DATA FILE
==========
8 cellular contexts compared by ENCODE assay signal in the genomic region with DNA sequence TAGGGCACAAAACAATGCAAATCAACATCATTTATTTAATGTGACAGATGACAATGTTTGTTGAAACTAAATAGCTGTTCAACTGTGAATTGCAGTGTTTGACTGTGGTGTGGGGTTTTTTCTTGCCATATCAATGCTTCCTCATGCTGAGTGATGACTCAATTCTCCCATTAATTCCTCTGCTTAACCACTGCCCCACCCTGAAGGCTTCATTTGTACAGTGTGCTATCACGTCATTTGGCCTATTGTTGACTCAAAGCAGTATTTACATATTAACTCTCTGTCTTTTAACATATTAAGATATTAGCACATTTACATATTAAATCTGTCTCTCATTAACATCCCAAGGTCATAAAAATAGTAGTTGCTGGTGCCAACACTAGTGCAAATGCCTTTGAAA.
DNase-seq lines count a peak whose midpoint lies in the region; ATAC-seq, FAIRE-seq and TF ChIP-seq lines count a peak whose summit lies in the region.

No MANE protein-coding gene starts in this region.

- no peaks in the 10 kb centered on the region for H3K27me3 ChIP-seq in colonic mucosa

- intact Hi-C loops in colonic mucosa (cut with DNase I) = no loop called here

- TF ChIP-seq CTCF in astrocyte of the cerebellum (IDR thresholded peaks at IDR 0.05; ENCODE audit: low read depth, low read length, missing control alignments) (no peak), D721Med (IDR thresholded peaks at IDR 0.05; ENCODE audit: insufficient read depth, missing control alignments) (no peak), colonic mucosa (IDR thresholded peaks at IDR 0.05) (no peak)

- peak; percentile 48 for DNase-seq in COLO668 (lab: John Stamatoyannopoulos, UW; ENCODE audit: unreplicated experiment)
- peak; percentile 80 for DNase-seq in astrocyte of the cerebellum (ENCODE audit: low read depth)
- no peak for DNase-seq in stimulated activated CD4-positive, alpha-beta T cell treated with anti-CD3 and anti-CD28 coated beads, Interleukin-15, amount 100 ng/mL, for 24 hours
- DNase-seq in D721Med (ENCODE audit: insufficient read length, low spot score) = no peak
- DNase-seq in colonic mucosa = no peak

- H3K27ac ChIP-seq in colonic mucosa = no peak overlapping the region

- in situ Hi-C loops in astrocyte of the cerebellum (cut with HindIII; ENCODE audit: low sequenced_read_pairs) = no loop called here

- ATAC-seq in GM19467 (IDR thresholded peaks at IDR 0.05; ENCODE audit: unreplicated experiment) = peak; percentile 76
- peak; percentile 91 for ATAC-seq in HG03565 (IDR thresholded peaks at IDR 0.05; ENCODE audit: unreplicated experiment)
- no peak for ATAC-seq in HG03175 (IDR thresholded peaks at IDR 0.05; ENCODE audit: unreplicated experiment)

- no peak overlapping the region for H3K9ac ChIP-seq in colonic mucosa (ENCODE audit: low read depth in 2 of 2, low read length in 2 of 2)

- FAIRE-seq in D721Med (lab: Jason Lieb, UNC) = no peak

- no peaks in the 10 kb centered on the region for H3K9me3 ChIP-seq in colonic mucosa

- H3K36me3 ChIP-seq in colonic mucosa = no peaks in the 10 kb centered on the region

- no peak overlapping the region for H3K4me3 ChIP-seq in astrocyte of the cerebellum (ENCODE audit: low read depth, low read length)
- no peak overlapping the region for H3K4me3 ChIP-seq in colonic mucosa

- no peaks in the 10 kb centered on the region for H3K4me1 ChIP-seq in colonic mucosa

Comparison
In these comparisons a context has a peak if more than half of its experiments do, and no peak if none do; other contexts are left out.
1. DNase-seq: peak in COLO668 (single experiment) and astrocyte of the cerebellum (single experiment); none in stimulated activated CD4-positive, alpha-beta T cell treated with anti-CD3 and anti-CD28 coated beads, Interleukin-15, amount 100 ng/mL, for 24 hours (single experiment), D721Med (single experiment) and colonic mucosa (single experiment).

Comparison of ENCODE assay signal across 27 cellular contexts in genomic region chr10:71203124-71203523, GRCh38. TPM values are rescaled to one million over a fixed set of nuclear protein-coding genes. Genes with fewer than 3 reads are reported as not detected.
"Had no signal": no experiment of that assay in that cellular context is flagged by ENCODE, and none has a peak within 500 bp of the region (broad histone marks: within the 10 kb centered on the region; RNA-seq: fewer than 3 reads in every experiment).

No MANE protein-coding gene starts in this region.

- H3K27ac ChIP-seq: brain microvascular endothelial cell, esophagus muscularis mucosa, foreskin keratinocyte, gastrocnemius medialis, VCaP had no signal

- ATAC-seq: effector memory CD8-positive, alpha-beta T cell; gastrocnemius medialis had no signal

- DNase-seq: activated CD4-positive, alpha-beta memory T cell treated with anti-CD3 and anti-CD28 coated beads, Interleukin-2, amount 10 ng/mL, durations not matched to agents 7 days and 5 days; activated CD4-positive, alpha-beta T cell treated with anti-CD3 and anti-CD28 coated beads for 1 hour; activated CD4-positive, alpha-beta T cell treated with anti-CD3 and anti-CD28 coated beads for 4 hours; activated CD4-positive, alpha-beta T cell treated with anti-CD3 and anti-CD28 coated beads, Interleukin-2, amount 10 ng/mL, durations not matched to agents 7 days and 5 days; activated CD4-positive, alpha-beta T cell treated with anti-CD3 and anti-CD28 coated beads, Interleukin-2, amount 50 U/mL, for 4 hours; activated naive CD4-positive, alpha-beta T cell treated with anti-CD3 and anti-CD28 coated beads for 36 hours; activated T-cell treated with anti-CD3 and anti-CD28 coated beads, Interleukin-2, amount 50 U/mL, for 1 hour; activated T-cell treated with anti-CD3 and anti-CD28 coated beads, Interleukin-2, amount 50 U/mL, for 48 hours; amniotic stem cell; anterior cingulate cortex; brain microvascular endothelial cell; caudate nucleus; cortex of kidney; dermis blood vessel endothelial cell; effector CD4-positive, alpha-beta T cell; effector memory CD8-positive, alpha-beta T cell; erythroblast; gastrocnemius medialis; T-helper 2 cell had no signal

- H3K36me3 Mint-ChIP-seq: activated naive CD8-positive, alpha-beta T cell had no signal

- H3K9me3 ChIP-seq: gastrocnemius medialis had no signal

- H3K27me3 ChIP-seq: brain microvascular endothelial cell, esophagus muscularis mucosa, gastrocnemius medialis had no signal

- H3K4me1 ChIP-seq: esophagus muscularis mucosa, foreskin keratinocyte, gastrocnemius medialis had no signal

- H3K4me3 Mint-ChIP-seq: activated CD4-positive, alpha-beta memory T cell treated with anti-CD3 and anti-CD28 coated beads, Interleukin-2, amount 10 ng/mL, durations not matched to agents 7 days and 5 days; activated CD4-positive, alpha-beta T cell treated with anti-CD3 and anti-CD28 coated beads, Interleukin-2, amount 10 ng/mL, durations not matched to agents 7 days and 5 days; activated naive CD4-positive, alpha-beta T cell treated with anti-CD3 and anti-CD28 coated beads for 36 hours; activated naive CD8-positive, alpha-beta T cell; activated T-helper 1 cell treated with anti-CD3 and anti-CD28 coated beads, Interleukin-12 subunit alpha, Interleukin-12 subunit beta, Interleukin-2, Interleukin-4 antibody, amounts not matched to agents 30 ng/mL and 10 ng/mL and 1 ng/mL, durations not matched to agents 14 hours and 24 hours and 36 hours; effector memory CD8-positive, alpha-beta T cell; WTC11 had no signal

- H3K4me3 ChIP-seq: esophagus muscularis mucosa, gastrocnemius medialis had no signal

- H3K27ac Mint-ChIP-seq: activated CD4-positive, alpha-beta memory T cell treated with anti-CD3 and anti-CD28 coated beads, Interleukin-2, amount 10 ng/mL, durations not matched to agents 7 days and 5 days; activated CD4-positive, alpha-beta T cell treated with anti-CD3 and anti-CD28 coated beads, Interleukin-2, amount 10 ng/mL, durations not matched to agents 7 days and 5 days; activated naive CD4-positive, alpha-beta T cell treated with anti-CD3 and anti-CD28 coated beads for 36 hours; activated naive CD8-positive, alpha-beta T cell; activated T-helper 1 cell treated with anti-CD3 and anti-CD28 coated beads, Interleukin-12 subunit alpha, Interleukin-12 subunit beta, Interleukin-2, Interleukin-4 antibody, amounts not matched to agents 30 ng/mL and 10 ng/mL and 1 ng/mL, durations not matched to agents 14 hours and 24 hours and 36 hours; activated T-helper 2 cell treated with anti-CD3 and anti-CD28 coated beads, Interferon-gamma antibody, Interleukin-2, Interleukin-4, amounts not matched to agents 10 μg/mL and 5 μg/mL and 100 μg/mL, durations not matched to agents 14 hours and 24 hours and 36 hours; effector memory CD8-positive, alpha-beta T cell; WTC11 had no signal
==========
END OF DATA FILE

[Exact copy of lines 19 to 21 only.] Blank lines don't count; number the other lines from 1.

- no peaks in the 10 kb centered on the region for H3K9me3 ChIP-seq in colonic mucosa

- H3K36me3 ChIP-seq in colonic mucosa = no peaks in the 10 kb centered on the region

- no peak overlapping the region for H3K4me3 ChIP-seq in astrocyte of the cerebellum (ENCODE audit: low read depth, low read length)